Having seen Linus Karp as Princess Di at ‘The Retreat’, Birdy instantly knew she had to go and see the full show, and she wasn’t disappointed.
I must admit, I’d seen the posters for Diana: The Untold and Untrue Story, but it was seeing Linus Karp as Diana that day during another show – The Retreat – that really sold it for me, and this show quickly rose to the top of my must-see list.
I was really excited to take my seat in the front row, and proverbially buckle in for the wild ride that followed.
As the audience takes their seats, we’re presented with a screen allowing us to work out what our royal name is – mine is ‘Angelic Queen Consort of Herpes’, by the way.
Some of the people in the audience are given cards, and we are made aware that the show depends on audience members playing certain parts in the show. I was thankful not to be given a card.
As the title suggests, the show takes us on Diana’s very personal, untold and untrue theatrical story navigating married life with Prince Charles and the third wheel in their marriage, the positively demonic Camilla (AKA Cam-Cam for this performance), along with having the Queen as a mother-in-law.
Although my description of the format above may sound familiar like a story, this show is unlike anything I’ve ever seen, and the actual story is a new (better) one.
The vibe is completely off-the-chain hilarity, from the second Lady Di is born by coming out on hands and knees between the legs of the audience member choose to play her mother, to Prince Charles being presented as a life-sized (older) cardboard figure with real brown hair stuck to his head.
It only gets more bizarre from there, and I am loving every second of it.
The show itself
The show is created and performed by Linus Karp, and it’s his performance as Diana that really makes this show an absolute delight.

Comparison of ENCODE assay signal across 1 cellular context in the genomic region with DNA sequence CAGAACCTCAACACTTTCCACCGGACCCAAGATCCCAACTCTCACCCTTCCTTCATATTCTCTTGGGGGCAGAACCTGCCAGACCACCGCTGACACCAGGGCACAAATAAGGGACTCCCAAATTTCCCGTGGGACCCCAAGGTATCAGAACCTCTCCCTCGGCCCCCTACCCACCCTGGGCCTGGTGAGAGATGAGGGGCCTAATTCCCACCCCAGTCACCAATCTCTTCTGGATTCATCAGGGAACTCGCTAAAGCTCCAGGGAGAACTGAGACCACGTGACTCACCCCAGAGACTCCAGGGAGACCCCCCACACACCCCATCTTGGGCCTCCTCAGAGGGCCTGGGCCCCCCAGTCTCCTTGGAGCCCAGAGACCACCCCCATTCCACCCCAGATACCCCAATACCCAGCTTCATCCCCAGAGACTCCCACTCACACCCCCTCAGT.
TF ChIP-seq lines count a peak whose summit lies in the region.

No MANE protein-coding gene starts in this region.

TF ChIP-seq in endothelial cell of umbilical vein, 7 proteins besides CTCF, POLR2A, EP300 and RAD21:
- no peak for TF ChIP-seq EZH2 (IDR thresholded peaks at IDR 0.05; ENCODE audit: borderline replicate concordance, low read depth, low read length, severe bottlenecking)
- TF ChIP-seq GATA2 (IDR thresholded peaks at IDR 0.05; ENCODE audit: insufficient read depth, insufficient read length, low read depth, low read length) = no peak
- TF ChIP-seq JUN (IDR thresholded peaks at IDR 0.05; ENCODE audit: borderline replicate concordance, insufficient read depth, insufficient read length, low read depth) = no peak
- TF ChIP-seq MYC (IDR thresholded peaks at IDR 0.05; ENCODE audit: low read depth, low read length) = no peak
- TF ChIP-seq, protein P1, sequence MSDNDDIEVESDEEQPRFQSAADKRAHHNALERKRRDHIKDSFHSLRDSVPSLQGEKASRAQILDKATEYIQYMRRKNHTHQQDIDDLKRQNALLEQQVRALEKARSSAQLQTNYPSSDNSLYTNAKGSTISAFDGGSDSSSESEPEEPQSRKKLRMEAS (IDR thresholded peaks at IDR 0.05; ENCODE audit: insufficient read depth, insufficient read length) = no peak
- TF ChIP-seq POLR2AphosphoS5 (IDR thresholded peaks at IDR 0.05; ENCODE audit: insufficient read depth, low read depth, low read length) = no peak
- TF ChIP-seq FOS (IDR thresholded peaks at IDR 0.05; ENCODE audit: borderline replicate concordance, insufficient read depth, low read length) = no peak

His look, character and demeanour are totally on point, and you’re completely on Diana’s side as she tries to comically navigate life having married this cardboard cut-out one-dimensional travesty of a man… whatever that means.
Well, it means having to deal with the paparazzi, a queen who knows exactly how many years she’s got left to live, and a ragdoll-form Camilla (operated by co-director Joseph Martin) who sounds a bit like a demonic Mr Blobby.
I laughed so much during this entire performance, and there are so many moments that make this show so memorable. Some of the highlights for me include the wedding, the phonecall with Charles and Camilla, and the scene with the weapons stashed in Diana’s revenge dress.
At one point, we’re all encouraged to take out our phones and snap photos of Di – flash encouraged – for the paparazzi scene (hence the pic above).
The audience are all good sports about playing parts, which range from Diana’s parents, to a corgi, and even a landmine. The queen’s part (played by Geri Allen) is delivered by video on the large screen, and works really well as the participants all need to stand under a spotlight so she’s looking at them when she speaks.
This story of Diana is much better than the one we got in the unfortunate dark timeline we’re currently stuck in. The song at the end is also wonderful, and I left the show with ‘you’re a friend of Di, you’re a friend of Di, whether gay, trans or a bi‘ in my head.
Diana: The Untold and Untrue Story is absolutely everything you want from a fictional comedy about Diana. Unexpected, uninhibited and unhinged, it’s been my favourite thing to watch at the Fringe so far this year.
I honestly cannot fault this show, or recommend it highly enough, and now it’s really made me want to go and see Linus’s other show How to Live a Jellicle Life: Life Lessons from the 2019 Hit Musical Cats also from Awkward Productions.